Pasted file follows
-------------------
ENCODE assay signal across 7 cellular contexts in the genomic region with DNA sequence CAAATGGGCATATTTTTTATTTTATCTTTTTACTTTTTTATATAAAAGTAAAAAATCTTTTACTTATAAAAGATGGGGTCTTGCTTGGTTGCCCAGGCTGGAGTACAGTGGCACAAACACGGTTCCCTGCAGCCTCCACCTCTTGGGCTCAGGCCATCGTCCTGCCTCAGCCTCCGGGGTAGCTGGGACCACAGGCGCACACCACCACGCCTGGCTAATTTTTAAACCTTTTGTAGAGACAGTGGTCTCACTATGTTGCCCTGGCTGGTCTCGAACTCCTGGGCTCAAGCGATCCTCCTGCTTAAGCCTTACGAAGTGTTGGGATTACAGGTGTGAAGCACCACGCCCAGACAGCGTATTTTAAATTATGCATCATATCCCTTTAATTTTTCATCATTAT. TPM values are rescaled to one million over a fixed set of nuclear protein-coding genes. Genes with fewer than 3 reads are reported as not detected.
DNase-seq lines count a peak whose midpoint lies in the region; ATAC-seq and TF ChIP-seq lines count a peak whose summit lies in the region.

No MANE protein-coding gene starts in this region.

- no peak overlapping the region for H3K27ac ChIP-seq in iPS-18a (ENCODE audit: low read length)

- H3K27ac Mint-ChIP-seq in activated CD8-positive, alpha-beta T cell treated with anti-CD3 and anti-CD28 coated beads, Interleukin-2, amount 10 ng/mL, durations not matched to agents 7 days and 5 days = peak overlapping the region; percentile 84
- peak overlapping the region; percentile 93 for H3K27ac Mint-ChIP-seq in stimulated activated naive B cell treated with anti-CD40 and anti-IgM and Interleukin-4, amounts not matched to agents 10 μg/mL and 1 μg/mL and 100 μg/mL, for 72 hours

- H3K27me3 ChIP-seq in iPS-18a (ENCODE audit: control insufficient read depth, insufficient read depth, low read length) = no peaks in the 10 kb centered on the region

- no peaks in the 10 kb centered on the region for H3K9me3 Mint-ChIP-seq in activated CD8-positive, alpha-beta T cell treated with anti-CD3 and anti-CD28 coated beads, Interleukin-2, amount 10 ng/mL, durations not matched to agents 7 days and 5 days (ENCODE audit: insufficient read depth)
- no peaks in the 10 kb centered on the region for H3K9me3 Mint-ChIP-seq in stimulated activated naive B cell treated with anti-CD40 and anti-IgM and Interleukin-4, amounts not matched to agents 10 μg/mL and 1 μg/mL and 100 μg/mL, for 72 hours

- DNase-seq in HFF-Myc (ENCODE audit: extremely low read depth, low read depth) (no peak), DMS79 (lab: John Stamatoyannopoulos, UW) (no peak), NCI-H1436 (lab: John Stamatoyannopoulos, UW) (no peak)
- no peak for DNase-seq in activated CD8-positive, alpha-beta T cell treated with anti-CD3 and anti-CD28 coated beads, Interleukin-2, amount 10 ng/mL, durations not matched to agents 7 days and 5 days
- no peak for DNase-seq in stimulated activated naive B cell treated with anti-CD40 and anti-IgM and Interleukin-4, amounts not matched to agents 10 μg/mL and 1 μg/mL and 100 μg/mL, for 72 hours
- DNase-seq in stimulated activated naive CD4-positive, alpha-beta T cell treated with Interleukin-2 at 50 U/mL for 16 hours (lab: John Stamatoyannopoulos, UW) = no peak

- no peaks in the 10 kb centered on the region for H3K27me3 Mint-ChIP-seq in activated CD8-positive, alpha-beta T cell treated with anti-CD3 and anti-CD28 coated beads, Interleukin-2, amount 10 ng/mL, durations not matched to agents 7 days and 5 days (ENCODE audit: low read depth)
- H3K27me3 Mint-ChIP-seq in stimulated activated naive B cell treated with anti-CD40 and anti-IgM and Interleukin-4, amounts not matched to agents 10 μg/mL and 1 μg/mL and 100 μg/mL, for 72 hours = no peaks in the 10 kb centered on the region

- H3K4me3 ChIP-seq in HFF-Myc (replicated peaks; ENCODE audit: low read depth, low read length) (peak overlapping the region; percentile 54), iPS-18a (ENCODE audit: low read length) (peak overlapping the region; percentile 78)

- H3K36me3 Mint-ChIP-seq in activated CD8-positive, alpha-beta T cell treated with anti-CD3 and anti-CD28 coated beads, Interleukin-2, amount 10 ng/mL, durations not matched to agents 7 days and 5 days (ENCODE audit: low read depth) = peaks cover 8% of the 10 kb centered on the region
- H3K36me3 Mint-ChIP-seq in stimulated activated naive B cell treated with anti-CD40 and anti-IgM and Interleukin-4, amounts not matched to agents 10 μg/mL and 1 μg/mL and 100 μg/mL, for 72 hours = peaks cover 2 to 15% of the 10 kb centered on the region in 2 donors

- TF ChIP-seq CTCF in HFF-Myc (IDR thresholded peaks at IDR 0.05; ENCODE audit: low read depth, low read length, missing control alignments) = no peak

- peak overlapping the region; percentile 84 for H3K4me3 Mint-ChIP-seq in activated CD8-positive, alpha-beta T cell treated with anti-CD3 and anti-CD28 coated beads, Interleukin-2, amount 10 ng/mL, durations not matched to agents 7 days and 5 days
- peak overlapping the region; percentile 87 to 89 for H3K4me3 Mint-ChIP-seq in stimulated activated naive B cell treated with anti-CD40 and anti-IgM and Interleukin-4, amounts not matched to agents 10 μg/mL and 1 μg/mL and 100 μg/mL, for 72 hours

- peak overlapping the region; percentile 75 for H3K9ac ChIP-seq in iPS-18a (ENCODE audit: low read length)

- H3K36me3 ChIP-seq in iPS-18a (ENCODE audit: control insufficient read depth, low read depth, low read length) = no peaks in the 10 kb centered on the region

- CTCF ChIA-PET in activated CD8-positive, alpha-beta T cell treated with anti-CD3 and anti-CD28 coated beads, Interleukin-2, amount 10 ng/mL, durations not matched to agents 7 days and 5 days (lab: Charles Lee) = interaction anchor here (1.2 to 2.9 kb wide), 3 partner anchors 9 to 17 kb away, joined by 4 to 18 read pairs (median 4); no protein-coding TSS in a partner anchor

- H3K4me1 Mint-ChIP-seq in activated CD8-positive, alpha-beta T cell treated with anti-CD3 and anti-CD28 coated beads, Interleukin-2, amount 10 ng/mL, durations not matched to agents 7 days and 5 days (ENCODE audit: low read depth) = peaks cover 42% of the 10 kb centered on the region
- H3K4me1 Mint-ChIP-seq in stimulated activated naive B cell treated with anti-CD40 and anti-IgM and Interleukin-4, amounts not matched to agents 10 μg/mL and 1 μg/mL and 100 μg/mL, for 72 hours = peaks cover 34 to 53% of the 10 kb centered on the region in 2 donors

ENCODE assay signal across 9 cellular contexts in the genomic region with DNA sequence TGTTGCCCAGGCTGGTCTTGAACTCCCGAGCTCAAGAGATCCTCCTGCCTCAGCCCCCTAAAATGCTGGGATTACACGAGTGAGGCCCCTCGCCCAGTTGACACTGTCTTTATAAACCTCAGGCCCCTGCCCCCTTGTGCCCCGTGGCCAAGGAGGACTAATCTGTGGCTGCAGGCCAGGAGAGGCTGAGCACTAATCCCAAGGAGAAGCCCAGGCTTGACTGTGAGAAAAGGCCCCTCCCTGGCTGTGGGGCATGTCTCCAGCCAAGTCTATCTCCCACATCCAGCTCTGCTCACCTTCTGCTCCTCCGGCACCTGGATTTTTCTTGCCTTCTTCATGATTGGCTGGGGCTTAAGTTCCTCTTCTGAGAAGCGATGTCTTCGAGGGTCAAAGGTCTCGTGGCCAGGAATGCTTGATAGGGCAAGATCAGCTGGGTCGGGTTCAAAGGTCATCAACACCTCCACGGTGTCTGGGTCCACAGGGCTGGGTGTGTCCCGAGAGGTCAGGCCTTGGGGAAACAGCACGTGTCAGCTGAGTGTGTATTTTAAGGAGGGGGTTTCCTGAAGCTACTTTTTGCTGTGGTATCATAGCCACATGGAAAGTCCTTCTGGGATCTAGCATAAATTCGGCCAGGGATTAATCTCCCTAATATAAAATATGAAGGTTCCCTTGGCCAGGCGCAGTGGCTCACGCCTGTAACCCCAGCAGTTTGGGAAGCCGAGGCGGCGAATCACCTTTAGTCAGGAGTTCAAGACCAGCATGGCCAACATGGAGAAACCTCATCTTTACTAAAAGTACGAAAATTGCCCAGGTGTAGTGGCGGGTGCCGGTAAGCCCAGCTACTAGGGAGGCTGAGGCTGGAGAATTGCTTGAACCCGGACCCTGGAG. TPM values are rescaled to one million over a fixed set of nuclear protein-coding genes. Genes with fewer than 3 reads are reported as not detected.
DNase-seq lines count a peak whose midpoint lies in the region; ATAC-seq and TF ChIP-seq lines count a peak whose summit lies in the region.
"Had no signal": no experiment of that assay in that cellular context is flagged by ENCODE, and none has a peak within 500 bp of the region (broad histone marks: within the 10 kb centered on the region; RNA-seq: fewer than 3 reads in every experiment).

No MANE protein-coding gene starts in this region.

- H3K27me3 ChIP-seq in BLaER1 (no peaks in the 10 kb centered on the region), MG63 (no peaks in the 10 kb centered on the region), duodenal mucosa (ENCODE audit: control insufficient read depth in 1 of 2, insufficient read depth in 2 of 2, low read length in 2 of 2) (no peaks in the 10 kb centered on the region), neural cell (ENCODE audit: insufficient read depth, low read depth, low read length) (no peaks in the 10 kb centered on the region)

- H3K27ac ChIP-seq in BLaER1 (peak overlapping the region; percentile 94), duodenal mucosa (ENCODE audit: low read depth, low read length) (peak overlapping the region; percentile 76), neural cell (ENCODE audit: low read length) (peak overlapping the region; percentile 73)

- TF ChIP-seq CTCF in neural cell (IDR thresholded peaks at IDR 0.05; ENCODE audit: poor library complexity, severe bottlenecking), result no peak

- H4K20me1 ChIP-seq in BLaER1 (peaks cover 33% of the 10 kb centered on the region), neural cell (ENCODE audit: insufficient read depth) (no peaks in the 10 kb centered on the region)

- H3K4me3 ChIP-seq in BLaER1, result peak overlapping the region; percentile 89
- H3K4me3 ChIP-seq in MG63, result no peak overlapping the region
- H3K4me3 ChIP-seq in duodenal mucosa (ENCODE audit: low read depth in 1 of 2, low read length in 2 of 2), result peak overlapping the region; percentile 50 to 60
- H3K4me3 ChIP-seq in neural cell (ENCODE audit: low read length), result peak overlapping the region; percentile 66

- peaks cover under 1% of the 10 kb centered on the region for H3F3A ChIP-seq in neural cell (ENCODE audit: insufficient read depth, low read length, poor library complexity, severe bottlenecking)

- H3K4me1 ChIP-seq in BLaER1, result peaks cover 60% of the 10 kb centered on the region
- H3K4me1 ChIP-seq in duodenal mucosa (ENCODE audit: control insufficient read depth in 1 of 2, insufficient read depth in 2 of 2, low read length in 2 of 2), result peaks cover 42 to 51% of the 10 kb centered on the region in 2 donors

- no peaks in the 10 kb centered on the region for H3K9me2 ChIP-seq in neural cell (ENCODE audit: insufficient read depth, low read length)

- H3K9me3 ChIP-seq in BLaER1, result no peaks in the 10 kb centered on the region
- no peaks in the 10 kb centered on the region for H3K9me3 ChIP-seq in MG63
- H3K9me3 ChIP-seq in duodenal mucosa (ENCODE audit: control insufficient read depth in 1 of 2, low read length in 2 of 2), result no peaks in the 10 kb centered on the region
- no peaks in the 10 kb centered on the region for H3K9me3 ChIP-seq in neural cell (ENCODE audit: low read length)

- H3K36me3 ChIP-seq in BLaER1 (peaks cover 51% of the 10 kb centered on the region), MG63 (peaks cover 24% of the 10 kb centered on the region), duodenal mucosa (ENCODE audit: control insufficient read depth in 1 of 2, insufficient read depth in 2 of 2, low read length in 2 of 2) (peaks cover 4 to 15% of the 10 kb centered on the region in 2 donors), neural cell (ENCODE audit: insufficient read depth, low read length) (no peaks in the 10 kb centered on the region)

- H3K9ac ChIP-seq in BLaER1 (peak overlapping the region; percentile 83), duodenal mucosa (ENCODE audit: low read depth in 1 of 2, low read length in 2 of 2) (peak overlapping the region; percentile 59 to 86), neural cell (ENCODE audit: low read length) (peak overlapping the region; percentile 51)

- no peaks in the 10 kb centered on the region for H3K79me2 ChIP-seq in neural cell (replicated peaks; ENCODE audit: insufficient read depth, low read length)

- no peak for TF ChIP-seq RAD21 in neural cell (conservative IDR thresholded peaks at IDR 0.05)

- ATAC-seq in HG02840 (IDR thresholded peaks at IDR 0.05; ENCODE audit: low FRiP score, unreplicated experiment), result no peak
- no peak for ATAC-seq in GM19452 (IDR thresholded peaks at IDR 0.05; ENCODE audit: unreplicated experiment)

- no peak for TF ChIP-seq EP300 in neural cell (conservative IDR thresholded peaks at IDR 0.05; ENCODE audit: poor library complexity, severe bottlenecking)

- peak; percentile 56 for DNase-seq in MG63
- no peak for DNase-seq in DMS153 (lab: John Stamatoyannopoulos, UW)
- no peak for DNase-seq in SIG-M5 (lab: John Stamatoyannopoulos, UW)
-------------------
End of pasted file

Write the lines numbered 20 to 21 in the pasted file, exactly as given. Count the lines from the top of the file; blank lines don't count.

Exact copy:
- peak overlapping the region; percentile 84 for H3K4me3 Mint-ChIP-seq in activated CD8-positive, alpha-beta T cell treated with anti-CD3 and anti-CD28 coated beads, Interleukin-2, amount 10 ng/mL, durations not matched to agents 7 days and 5 days
- peak overlapping the region; percentile 87 to 89 for H3K4me3 Mint-ChIP-seq in stimulated activated naive B cell treated with anti-CD40 and anti-IgM and Interleukin-4, amounts not matched to agents 10 μg/mL and 1 μg/mL and 100 μg/mL, for 72 hours